© Damen, 2002
24. Introduction and Conclusion.
These represent the most serious omission students regularly make. Every essay or paper designed to be persuasive needs a paragraph at the very outset introducing both the subject at hand and the thesis which is being advanced. It also needs a final paragraph summarizing what's been said and driving the author's argument home.
These are not arbitrary requirements. Introductions and conclusions are crucial in persuasive writing. They put the facts to be cited into a coherent structure and give them meaning. Even more important, they make the argument readily accessible to readers and remind them of that purpose from start to end.
Think of it this way. As the writer of an essay, you're essentially a lawyer arguing in behalf of a client (your thesis) before a judge (the reader) who will decide the case (agree or disagree with you). So, begin as a lawyer would, by laying out the facts to the judge in the way you think it will help your client best. Like lawyers in court, you should make an "opening statement," in this case, an introduction. Then review the facts of the case in detail just as lawyers question witnesses and submit evidence during a trial. This process of presentation and cross-examination is equivalent to the "body" of your essay. Finally, end with a "closing statement"—that is, the conclusion of your essay—arguing as strongly as possible in favor of your client's case, namely, your theme.
Likewise, there are several things your paper is not. It's not a murder mystery, for instance, full of surprising plot twists or unexpected revelations. Those really don't go over well in this arena. Instead, lay everything out ahead of time so the reader can follow your argument easily. Nor is a history paper an action movie with exciting chases down dark corridors where the reader has no idea how things are going to end. In academic writing it's best to tell the reader from the outset what your conclusion will be. This, too, makes your argument easier to follow. Finally, it's not a love letter. Lush sentiment and starry-eyed praise don't work well here. They make it look like your emotions are in control, not your intellect, and that will do you little good in this enterprise where facts, not dreams, rule.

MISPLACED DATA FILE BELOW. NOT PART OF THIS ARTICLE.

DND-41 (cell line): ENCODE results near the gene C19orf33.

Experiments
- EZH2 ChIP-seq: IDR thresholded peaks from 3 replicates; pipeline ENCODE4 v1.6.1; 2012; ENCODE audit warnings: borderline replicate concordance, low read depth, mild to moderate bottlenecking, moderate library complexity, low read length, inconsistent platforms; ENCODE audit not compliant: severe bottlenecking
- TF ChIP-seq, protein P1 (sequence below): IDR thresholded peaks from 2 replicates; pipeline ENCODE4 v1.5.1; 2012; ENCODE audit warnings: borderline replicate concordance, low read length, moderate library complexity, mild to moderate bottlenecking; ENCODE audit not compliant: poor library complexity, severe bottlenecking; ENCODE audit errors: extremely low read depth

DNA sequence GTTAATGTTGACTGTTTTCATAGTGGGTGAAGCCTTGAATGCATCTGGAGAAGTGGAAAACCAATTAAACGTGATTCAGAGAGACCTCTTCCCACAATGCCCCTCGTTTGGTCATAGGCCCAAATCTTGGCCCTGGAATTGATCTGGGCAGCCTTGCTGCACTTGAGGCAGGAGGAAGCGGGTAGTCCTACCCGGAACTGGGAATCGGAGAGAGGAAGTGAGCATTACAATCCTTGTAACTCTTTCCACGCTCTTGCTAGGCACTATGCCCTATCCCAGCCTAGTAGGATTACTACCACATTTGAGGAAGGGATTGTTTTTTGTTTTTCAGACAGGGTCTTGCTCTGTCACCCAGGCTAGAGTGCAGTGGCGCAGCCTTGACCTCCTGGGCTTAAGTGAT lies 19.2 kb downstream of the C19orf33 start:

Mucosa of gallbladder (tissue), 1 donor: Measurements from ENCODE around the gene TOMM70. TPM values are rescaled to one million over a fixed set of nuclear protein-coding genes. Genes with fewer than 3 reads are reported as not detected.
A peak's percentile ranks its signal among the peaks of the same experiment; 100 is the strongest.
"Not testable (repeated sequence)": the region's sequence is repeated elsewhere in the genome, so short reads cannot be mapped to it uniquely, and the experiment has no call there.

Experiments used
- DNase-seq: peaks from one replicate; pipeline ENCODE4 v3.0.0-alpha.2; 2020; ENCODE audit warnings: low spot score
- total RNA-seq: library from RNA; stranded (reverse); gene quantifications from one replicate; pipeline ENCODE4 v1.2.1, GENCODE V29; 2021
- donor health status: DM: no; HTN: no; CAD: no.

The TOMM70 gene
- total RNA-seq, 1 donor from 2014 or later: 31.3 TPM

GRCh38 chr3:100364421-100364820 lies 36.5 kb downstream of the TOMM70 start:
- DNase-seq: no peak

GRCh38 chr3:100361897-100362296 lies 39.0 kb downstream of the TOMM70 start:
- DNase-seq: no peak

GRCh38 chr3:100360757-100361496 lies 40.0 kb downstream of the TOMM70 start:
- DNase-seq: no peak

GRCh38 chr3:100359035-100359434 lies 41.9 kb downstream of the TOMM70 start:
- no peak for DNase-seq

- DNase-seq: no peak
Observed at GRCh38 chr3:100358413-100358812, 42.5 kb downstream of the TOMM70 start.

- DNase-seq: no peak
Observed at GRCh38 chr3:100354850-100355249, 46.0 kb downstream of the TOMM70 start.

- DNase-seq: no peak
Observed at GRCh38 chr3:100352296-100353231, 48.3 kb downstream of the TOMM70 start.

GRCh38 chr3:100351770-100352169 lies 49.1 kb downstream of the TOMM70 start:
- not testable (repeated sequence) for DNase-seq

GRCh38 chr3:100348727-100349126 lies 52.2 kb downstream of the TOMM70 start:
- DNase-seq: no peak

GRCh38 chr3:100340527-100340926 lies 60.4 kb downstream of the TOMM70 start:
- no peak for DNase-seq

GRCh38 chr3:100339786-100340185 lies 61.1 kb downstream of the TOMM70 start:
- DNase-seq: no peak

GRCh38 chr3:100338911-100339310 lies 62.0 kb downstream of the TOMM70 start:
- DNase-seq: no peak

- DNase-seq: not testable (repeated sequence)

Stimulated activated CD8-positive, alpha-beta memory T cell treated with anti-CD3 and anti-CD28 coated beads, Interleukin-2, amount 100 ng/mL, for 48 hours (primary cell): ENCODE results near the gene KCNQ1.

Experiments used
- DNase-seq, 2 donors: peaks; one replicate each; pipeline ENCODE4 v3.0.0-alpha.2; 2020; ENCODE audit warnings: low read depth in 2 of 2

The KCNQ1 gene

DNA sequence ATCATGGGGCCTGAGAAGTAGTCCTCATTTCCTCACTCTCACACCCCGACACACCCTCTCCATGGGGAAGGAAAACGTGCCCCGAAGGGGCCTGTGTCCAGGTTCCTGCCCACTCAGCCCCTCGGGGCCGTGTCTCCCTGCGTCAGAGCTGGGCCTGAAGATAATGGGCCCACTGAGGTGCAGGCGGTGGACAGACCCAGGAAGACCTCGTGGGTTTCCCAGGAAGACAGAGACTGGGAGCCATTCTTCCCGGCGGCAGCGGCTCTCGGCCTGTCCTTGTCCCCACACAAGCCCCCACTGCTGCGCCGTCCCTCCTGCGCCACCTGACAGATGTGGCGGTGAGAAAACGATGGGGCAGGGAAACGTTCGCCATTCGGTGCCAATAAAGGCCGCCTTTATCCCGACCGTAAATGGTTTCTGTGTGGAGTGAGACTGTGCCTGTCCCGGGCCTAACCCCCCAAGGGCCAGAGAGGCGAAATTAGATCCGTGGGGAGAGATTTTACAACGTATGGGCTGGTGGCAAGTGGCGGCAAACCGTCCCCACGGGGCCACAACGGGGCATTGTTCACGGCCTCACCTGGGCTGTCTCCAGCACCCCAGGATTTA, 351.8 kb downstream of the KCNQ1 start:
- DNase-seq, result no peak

All in all, persuasive writing grips the reader though its clarity and the force with which the data bring home the thesis. The point is to give your readers no choice but to adopt your way of seeing things, to lay out your theme so strongly they have to agree with you. That means you must be clear, forthright and logical. That's the way good lawyers win their cases.
A. How to Write an Introduction. The introduction of a persuasive essay or paper must be substantial. Having finished it, the reader ought to have a very clear idea of the author's purpose in writing. To wit, after reading the introduction, I tend to stop and ask myself where I think the rest of the paper is headed, what the individual paragraphs in its body will address and what the general nature of the conclusion will be. If I'm right, it's because the introduction has laid out in clear and detailed fashion the theme and the general facts which the author will use to support it.
Let me give you an example of what I mean. The following is an introduction of what turned out to be a well-written paper, but the introduction was severely lacking:
The role of women has changed over the centuries, and it has also differed from civilization to civilization. Some societies have treated women much like property, while others have allowed women to have great influence and power.
Not a bad introduction really, but rather scant. I have no idea, for instance, which societies will be discussed or what the theme of the paper will be. That is, while I can see what the general topic is, I still don't know the way the writer will draw the facts together, or even really what the paper is arguing in favor of.
As it turned out, the author of this paper discussed women in ancient Egypt, classical Greece, medieval France and early Islamic civilization and stressed their variable treatment in these societies. This writer also focused on the political, social and economic roles women have played in Western cultures and the various ways they have found to assert themselves and circumvent opposition based on gender.
Given that, I would rewrite the introduction this way: